- Est. Since1994
- Team Size10
About Kroka Expeditions
OUR MISSION: Kroka Expeditions is a non-profit wilderness expedition school based on a year-round, organic farm in Marlow, New Hampshire. We believe that consciousness and altruistic will that lives in all people can be brought forward through a living relationship with the natural world and by taking our places within the circle of community.
WHO WE ARE: Kroka was founded in 1996 by Misha Golfman and Lynne Boudreau with a simple mission: to provide high-quality outdoor programming for kids that is affordable and accessible. In the 25 years since our founding, Kroka has grown to serve 1,000 kids each year in grades K-12. True to our mission, more than 56% of our students receive financial aid and every program is offered on a sliding scale.
WHAT WE DO:
Kroka Semester School: We offer two credit-bearing experiential semester programs for high school and gap-year students. Self-sufficient expeditions are the catalyst for students to come to understand the world and themselves in new ways, learning the importance of responsibility and commitment to shared goals while discovering ways to be at home in the outdoors.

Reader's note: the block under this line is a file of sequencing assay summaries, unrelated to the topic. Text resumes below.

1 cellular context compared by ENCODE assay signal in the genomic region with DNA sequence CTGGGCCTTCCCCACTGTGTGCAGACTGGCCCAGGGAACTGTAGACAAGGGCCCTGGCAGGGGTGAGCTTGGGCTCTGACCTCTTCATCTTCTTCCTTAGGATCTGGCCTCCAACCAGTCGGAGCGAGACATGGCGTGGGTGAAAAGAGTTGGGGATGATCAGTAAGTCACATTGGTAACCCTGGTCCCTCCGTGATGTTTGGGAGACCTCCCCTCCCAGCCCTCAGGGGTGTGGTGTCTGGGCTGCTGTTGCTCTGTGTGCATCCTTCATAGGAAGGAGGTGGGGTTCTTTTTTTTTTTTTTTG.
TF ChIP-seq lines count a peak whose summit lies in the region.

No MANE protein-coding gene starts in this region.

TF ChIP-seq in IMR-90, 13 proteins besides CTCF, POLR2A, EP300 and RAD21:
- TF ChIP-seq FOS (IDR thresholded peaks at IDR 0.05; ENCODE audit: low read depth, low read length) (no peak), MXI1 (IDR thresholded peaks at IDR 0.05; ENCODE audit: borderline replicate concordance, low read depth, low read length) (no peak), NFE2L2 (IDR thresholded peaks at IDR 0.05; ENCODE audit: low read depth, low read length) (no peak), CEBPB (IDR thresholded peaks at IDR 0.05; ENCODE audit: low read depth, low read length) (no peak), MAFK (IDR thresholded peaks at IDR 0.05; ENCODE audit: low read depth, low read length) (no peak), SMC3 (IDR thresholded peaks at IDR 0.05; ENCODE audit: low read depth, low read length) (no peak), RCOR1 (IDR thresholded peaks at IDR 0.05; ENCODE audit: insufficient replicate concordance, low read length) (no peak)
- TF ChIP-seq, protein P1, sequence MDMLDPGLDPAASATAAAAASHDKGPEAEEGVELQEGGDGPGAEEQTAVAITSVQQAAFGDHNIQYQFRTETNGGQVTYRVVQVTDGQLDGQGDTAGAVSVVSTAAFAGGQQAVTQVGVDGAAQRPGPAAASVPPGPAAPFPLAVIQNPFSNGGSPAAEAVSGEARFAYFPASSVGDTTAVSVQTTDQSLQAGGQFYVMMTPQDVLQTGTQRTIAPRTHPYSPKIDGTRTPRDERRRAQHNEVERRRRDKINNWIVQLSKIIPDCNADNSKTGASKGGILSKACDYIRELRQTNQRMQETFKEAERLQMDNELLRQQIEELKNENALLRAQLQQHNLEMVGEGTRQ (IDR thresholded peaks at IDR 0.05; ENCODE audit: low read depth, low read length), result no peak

Summer Wilderness Expeditions: During the summer months Kroka offers a variety of outdoor experiences for youth ages 6 to 18. All programs share a core curriculum that includes living simply, the importance of community, as well as participants developing self-mastery through overcoming challenges faced in outdoor adventure.
Programs For Schools: Working closely with our 30 school partners, we create unique wilderness journeys that integrate expedition travel, community service, farming, and experiential academic discovery. Programs strengthen the class community and bring learning alive in ways that are not possible in the classroom.
Local Community Programs: We work with local public schools as well as homeschooled students in our area to provide afterschool, daytime, and weekend programming. Our campus sits on the border of Cheshire and Sullivan counties, where the childhood poverty rate is 40% higher than the state average at 16.8% (compared to 11.8% statewide). Local programs provide outdoor education experiences to children for whom traditional programs are inaccessible.